27 March 2024

On 5 March 2024, Singapore and Australia signed a Memorandum of Understanding (“MOU”) to formally collaborate on establishing the Singapore-Australia green and digital shipping corridor (“GDSC”) which will help decarbonise and digitalise shipping routes between the two countries.

The two countries have also jointly developed “Ten Principles to Guide the Development of Cross-Border Electricity Trade” to deepen energy connectivity and support cross-border electricity trading.

Singapore-Australia green and digital shipping corridor

The GDSC seeks to enable the piloting of solutions to enhance the resilience, efficiency, and sustainability of global supply chains and logistics through Singapore and Australia. Areas to be actioned under the GDSC include exploring opportunities for a joint supply chain and logistics of zero or near-zero greenhouse gas (“GHG”) emission fuel, developing training programmes to safely handle zero or near-zero GHG emission fuels, supporting bunkering requirements, and standards for vessels servicing the maritime route between Singapore and Australia and conducting test pilots and demonstration projects for bunkering zero or near-zero GHG emission fuels.

The MOU will also explore facilitating digital information exchange to enable efficient port clearance, port calls, and flow of vessels between Singapore and Australia, and facilitate collaboration between the Maritime and Port Authority of Singapore (“MPA”), Australian federal, state, and territory governments, as well as industry stakeholders.

Ten principles to guide the development of cross-border electricity trade

Jointly developed by the Singapore Ministry of Trade and Industry (“MTI”) and Australia’s Department of Foreign Affairs and Trade (“DFAT”), the 10 principles intended to guide the development of cross-border electricity trade are as follows:

  • Deliver economic outcomes that offer tangible benefits across the two countries, where possible, and help facilitate wider participation in cross-border electricity trade with other countries in the region.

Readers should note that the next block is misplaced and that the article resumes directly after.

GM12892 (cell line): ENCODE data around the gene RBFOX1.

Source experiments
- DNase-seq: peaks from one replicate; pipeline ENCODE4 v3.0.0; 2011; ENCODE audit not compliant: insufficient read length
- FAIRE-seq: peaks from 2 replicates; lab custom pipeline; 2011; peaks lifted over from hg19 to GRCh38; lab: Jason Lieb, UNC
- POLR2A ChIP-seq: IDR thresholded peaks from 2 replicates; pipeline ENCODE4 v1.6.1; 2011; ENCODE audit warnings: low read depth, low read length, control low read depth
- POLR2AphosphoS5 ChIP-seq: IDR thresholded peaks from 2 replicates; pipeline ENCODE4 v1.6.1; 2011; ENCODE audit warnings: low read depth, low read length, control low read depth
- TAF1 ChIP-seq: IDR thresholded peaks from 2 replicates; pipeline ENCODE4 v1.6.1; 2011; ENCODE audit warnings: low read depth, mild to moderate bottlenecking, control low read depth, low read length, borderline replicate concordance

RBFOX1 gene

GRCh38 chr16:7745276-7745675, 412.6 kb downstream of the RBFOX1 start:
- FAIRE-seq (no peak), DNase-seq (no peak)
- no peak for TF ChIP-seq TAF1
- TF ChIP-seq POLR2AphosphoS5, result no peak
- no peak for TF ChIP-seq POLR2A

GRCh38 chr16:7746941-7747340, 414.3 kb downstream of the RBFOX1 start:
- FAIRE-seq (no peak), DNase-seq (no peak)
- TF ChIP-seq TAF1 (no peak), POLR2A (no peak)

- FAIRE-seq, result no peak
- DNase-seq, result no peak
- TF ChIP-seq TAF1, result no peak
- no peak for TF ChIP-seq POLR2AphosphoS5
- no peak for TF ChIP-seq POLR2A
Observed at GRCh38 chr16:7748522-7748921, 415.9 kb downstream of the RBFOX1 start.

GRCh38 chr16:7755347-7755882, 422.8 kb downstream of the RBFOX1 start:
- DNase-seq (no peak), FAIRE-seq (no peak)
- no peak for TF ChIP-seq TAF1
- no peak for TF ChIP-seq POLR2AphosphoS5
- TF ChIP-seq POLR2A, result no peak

• Build diverse and resilient clean energy supply chains that are critical to bilateral energy and economic security and which could be expanded to the wider region.
  • Enhance energy security by developing frameworks to safeguard cross-border electricity infrastructure.
  • Promote environmental objectives for the achievement of each country’s respective net-zero targets and international climate change obligations.
  • Uphold each country’s respective commitments under bilateral and multilateral agreements to which both Singapore and Australia are party.
  • Develop and harmonise policies, and regulatory and legal frameworks.
  • Facilitate the compatibility of technical standards and inter-operability of systems that underpin the development, operations, and maintenance of cross-border electricity trade and the infrastructure that supports this trade.
  • Establish suitable governance arrangements to provide appropriate oversight, transparency, and accountability in cross-border electricity trade.
  • Foster mutual understanding and recognition of each country’s respective priorities by sharing knowledge and expertise relevant to the development of cross-border electricity trade.
  • Create new partnerships that further enhance cross-border electricity trade, including with regional partners.

Reference materials

The following materials are available on the MPA website www.mpa.gov.sg, MTI website www.mti.gov.sg and DFAT www.dfat.gov.au: